Dashed
This command controls the stipple for drawing the grid lines. The stipple specified by dashes resource can be turned on or off by activating this command.
Axes
This command controls the highlighting of the main axes of the image being edited. The actual lines are not part of the image. They are provided to aid user when constructing symmetrical images, or whenever having the main axes highlighted helps your editing.
Stippled
This command controls the stippling of the highlighted areas of the bitmap image. The stipple specified by stipple resource can be turned on or off by activating this command.
Proportional
This command controls the proportional mode. If the proportional mode is on, width and height of all image squares are forced to be equal, regardless of the proportions of the bitmap window.
Zoom
This command controls the zoom mode. If there is a marked area of the image already displayed, bitmap will automatically zoom into it. Otherwise, user will have to highlight an area to be edited in the zoom mode and bitmap will automatically switch into it. One can use all the editing commands and other utilities in the zoom mode. When you zoom out, undo command will undo the whole zoom session.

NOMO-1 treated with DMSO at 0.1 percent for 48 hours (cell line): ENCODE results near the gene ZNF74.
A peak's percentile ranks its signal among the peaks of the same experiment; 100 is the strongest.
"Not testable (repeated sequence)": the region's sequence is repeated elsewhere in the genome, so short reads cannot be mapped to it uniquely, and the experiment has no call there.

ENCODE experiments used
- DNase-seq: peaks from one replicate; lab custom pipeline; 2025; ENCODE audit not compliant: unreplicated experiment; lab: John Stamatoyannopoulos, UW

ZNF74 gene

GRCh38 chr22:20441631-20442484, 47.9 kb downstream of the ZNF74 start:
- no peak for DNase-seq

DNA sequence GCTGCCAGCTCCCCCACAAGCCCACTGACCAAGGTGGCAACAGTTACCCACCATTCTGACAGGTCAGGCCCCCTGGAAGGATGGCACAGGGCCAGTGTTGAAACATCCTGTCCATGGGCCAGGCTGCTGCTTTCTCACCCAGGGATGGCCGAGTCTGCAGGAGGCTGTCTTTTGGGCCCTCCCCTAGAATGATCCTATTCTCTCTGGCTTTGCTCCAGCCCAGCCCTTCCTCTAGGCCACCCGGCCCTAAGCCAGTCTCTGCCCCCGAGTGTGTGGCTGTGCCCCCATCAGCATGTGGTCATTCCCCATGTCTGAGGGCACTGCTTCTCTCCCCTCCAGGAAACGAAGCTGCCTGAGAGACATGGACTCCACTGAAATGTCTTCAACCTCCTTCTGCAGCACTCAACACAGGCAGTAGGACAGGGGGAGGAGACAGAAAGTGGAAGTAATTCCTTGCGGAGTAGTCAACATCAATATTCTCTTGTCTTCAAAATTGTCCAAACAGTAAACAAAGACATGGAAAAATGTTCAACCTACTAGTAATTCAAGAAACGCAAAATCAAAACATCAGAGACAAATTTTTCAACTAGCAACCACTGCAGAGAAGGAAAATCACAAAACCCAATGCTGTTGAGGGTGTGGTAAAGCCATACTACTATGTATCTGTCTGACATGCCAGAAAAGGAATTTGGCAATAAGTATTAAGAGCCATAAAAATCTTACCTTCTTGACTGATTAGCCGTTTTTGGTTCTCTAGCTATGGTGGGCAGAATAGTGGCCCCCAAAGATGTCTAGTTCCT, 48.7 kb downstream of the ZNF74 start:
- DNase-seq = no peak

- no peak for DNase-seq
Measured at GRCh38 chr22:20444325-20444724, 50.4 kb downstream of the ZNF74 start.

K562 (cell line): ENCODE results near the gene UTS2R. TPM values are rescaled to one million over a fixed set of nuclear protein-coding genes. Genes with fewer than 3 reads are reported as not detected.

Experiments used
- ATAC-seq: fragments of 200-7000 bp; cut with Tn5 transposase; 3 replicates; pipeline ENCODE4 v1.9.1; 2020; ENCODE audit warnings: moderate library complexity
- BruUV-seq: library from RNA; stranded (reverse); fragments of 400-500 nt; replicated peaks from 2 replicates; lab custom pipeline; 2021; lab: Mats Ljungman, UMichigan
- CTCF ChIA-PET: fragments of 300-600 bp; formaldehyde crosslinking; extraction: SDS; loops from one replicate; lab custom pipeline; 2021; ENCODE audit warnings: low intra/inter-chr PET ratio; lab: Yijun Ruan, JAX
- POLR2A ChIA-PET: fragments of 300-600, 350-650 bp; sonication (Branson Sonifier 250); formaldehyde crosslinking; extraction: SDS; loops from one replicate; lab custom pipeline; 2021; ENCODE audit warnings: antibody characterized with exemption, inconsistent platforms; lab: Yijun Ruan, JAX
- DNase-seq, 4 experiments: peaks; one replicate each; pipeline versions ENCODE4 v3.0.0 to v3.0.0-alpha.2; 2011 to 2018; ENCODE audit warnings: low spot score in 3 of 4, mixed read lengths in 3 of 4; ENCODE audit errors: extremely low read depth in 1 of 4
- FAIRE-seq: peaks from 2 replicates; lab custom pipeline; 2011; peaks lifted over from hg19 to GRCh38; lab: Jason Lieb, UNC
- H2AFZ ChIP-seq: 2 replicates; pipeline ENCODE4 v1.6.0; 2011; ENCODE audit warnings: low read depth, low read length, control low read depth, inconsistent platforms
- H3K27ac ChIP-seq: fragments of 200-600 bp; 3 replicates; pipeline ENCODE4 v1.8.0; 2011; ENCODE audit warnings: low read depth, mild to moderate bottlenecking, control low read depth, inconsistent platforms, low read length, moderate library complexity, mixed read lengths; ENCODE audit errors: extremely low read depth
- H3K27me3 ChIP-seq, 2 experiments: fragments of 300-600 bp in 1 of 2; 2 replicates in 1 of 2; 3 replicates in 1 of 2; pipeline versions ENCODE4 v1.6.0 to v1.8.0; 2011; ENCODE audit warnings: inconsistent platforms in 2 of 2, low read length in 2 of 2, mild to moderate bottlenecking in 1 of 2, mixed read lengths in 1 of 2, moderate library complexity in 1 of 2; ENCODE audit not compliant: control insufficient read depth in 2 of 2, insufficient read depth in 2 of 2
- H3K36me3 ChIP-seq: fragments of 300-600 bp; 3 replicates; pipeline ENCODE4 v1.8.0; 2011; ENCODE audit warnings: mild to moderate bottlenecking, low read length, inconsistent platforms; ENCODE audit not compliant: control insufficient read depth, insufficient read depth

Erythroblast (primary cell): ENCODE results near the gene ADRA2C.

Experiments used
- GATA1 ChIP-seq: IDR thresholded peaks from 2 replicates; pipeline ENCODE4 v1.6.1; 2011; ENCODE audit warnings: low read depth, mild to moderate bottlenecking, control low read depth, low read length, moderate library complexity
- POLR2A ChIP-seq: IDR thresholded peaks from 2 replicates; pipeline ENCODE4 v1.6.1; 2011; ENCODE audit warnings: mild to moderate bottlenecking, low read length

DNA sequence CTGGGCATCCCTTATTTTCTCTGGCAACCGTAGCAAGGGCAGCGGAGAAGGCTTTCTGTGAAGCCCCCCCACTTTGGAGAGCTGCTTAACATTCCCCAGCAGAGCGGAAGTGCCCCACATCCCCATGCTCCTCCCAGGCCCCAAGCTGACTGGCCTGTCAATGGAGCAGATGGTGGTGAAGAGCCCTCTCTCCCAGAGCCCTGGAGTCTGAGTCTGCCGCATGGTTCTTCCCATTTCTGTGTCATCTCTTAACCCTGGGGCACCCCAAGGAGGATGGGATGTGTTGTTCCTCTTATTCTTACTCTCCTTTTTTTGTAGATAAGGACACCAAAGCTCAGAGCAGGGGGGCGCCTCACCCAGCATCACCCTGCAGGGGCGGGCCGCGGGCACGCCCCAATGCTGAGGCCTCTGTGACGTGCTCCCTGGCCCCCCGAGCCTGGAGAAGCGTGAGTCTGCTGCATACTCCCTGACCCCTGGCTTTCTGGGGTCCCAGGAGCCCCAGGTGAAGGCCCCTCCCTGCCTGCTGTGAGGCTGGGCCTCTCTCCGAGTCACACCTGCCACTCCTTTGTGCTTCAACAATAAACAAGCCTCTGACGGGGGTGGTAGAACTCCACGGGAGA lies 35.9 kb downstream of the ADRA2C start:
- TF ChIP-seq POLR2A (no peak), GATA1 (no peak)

Cut
This commands cuts the contents of the highlighted image area into the internal cut and paste buffer.
Copy
This command copies the contents of the highlighted image area into the internal cut and paste buffer.
Paste
This command will check if there are any other bitmap applications with a highlighted image area, or if there is something in the internal cut and paste buffer and copy it to the image. To place the copied image, click in the editing window and drag the outlined image to the position where you want to place i, and then release the button.

Cut and Paste

Bitmap supports two cut and paste mechanisms; the internal cut and paste and the global X selection cut and paste. The internal cut and paste is used when executing copy and move drawing commands and also cut and copy commands from the edit menu. The global X selection cut and paste is used whenever there is a highlighted area of a bitmap image displayed anywhere on the screen. To copy a part of image from another bitmap editor simply highlight the desired area by using the Mark command or pressing the shift key and dragging the area with the left mouse button. When the selected area becomes highlighted, any other applications (such as xterm, etc.) that use primary selection will discard their selection values and unhighlight the appropriate information. Now, use the Paste command for the Edit menu or control mouse button to copy the selected part of image into another (or the same) bitmap application. If you attempt to do this without a visible highlighted image area, the bitmap will fall back to the internal cut and paste buffer and paste whatever was there stored at the moment.

Widgets

Below is the widget structure of the bitmap application. Indentation indicates hierarchical structure. The widget class name is given first, followed by the widget instance name. All widgets except the bitmap widget are from the standard Athena widget set.